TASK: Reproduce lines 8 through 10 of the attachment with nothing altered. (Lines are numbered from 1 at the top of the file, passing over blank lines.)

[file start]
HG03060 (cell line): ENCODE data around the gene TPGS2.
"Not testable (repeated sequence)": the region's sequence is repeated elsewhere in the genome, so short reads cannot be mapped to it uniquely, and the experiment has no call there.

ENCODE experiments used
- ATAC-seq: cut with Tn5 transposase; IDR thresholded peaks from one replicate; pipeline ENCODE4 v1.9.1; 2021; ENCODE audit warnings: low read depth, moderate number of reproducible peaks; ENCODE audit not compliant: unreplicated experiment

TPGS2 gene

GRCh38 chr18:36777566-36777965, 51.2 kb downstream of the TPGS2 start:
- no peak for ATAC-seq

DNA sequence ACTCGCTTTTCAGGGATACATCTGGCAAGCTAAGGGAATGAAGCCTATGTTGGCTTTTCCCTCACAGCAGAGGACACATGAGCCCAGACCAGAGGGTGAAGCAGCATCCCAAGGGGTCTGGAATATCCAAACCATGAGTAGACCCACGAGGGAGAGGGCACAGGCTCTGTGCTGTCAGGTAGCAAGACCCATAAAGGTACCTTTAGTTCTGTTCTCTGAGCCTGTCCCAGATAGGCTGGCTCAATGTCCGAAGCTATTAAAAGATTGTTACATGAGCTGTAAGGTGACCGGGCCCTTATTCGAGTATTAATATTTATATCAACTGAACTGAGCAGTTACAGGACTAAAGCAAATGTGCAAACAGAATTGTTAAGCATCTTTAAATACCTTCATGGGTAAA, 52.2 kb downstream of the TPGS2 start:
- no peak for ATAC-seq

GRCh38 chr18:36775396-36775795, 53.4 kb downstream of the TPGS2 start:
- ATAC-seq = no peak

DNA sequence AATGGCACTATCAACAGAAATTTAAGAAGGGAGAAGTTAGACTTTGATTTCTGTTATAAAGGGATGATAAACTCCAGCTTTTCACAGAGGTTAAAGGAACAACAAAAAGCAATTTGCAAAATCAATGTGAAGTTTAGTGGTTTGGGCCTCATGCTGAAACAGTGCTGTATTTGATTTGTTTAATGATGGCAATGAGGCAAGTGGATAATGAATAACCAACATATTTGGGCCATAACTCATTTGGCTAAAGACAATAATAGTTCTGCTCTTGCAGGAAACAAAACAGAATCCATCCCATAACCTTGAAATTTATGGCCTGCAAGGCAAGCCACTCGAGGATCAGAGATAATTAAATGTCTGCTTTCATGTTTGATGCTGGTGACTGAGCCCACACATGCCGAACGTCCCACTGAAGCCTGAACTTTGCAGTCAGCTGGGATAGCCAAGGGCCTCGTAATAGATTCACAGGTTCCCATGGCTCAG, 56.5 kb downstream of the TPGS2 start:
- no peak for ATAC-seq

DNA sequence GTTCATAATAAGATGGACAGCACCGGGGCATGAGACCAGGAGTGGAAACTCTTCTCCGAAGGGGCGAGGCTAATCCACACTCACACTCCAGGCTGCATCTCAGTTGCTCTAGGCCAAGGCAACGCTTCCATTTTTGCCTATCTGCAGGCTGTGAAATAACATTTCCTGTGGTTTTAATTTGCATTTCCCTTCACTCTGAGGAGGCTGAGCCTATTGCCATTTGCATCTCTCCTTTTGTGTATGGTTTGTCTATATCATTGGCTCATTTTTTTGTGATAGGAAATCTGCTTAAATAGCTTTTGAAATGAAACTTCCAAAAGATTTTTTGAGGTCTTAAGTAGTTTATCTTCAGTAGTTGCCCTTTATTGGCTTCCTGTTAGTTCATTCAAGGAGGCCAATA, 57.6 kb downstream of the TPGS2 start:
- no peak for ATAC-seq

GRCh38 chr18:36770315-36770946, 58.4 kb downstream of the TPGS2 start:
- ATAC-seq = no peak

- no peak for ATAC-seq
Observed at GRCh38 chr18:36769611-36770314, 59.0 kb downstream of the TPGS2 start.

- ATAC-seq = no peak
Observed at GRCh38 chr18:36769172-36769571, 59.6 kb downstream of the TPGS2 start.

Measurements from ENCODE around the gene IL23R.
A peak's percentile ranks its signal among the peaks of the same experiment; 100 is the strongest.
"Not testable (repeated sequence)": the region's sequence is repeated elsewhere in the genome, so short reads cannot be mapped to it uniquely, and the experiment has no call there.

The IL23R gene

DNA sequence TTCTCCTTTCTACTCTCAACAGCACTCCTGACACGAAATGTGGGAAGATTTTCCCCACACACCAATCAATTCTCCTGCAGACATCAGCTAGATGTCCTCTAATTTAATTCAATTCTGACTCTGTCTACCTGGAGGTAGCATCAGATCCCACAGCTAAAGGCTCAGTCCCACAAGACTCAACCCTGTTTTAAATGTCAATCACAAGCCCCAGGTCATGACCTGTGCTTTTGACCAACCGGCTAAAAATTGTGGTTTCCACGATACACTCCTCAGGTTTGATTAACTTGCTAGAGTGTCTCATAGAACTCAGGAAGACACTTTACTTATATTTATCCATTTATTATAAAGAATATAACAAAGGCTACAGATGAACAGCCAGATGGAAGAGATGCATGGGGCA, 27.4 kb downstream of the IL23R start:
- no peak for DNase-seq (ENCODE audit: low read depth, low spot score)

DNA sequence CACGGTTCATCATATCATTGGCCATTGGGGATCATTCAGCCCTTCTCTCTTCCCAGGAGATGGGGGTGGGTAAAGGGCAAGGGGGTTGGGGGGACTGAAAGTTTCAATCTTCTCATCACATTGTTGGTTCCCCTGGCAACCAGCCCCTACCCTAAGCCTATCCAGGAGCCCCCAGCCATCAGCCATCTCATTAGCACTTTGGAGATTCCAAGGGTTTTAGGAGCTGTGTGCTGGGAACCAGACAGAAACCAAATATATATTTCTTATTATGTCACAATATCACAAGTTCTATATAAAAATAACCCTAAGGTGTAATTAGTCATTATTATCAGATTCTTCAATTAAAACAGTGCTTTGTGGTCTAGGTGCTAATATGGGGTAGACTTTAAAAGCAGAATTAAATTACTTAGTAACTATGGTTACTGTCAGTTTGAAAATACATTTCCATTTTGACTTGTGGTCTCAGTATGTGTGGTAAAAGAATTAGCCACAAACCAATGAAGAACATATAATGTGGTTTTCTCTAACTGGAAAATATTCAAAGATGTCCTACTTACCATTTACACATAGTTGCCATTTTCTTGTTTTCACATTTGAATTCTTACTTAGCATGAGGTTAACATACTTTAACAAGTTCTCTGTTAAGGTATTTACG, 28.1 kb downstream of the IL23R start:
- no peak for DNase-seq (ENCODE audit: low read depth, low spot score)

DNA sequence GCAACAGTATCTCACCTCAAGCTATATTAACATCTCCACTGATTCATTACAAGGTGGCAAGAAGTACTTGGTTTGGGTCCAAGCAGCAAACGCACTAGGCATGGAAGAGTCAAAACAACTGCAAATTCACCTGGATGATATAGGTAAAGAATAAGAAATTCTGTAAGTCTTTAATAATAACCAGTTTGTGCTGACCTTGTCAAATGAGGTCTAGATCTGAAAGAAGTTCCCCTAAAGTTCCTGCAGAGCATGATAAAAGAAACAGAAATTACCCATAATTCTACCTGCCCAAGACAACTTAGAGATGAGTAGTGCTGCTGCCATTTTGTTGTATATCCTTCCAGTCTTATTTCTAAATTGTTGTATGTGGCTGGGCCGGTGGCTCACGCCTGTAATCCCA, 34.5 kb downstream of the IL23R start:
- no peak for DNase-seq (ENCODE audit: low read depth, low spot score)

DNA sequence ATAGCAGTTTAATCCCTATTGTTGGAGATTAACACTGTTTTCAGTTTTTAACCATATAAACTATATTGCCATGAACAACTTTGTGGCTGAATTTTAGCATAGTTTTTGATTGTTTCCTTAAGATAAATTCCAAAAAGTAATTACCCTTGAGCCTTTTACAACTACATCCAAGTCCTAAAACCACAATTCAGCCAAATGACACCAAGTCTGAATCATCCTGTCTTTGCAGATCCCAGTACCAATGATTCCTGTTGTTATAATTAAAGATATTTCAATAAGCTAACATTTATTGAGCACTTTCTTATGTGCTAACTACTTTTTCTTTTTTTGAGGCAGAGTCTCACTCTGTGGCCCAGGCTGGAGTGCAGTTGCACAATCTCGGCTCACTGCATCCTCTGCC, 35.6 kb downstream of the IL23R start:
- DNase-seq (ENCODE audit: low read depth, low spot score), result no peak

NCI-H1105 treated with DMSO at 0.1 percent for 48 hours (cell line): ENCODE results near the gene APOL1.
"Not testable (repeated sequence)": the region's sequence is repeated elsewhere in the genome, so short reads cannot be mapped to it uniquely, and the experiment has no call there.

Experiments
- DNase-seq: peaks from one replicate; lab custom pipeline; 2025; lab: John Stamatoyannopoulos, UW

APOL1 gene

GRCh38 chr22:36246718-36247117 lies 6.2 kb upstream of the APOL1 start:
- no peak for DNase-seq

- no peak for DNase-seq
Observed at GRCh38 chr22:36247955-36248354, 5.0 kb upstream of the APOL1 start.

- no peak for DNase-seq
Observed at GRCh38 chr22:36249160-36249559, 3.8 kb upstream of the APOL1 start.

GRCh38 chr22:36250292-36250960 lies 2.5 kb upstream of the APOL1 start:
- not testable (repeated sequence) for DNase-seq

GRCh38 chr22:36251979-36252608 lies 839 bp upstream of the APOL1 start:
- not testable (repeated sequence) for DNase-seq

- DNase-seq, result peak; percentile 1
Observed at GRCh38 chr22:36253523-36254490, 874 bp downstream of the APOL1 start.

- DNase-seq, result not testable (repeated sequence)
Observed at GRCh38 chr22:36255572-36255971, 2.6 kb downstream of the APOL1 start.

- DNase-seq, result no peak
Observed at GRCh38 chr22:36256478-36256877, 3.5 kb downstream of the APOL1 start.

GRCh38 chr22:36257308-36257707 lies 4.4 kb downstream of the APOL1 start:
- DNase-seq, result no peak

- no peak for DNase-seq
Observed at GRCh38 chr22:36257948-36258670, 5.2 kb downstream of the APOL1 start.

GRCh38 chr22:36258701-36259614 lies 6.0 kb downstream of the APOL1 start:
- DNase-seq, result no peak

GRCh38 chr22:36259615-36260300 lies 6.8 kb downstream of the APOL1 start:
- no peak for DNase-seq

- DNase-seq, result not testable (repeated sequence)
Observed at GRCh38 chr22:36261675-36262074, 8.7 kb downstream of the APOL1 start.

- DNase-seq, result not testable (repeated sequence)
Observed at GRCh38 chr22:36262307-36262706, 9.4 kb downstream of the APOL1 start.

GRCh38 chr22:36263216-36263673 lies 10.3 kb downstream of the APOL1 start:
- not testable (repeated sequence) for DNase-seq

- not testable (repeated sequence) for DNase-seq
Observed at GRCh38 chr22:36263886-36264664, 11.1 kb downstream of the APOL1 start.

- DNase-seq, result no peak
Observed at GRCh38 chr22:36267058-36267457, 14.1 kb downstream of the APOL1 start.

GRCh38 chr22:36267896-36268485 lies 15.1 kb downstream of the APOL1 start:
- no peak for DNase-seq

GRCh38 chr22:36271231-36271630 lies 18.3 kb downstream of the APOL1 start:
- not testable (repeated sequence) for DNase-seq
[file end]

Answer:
DNA sequence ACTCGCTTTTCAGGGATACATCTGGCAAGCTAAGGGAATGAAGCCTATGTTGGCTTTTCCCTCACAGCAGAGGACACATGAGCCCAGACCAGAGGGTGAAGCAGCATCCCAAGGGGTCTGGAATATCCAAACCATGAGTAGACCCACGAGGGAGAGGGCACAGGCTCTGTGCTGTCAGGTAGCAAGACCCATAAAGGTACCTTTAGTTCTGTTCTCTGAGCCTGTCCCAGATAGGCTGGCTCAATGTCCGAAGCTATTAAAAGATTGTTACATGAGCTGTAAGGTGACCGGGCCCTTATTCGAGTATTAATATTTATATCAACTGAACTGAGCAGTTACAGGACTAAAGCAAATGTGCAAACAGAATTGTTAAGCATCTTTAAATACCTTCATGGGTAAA, 52.2 kb downstream of the TPGS2 start:
- no peak for ATAC-seq

GRCh38 chr18:36775396-36775795, 53.4 kb downstream of the TPGS2 start: